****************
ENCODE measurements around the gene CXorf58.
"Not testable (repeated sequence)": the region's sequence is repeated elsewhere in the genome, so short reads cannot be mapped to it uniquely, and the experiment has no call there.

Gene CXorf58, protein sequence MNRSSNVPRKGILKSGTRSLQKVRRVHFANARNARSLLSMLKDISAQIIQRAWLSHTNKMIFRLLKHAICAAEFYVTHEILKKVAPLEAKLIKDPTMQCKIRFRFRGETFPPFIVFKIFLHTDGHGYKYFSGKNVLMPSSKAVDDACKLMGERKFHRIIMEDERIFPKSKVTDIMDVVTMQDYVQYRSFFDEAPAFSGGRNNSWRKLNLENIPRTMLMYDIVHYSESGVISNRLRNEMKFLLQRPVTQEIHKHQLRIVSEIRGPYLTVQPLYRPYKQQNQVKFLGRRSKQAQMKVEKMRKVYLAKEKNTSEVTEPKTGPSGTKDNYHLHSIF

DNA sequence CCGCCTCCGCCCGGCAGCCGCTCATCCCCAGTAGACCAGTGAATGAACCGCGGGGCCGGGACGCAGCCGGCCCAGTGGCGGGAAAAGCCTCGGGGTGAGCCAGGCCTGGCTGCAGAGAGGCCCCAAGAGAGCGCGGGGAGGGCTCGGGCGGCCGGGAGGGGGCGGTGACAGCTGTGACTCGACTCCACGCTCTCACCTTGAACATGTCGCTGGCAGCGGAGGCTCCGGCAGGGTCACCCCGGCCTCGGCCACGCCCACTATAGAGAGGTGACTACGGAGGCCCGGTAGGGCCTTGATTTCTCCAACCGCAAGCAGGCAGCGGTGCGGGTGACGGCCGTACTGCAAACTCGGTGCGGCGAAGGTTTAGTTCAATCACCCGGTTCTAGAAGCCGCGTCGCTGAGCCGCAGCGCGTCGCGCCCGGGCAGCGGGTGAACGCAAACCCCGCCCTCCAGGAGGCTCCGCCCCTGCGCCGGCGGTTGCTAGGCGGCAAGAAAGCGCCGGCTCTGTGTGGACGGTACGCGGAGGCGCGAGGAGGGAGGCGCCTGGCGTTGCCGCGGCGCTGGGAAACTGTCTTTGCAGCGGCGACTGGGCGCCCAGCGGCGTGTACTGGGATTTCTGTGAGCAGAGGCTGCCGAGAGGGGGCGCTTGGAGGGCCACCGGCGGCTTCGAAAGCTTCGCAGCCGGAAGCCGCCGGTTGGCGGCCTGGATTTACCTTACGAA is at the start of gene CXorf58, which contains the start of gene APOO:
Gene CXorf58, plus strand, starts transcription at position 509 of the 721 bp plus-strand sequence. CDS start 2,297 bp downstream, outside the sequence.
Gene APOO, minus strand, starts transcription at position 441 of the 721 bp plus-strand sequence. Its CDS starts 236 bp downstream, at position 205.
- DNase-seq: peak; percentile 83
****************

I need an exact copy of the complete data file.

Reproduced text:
ENCODE measurements around the gene CXorf58.
"Not testable (repeated sequence)": the region's sequence is repeated elsewhere in the genome, so short reads cannot be mapped to it uniquely, and the experiment has no call there.

Gene CXorf58, protein sequence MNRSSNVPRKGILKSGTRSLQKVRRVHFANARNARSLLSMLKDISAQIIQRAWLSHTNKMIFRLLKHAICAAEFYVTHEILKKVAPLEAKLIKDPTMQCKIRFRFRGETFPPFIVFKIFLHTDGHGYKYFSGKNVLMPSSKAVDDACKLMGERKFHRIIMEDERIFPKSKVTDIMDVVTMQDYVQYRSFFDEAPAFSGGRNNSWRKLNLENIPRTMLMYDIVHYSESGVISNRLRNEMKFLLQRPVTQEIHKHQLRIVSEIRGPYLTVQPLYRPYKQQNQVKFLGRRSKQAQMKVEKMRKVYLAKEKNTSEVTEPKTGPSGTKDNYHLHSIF

DNA sequence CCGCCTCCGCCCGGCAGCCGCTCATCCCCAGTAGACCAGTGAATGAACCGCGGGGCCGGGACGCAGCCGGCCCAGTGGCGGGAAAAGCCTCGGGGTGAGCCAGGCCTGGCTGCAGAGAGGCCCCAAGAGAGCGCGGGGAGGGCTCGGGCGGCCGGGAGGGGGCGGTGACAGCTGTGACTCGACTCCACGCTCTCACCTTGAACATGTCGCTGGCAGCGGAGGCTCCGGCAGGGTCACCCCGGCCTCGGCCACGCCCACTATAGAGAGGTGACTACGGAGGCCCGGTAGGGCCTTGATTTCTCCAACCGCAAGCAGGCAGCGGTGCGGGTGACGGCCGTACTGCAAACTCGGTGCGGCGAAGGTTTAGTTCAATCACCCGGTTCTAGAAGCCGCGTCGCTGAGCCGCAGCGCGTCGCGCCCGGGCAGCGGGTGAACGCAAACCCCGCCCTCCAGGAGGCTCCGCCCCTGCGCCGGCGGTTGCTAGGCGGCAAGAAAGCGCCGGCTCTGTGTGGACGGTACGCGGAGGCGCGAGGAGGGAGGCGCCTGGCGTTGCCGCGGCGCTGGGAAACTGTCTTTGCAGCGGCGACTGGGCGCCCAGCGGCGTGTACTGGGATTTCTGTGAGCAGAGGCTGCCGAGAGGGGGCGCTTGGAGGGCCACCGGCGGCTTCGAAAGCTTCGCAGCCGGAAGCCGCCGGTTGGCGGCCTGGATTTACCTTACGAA is at the start of gene CXorf58, which contains the start of gene APOO:
Gene CXorf58, plus strand, starts transcription at position 509 of the 721 bp plus-strand sequence. CDS start 2,297 bp downstream, outside the sequence.
Gene APOO, minus strand, starts transcription at position 441 of the 721 bp plus-strand sequence. Its CDS starts 236 bp downstream, at position 205.
- DNase-seq: peak; percentile 83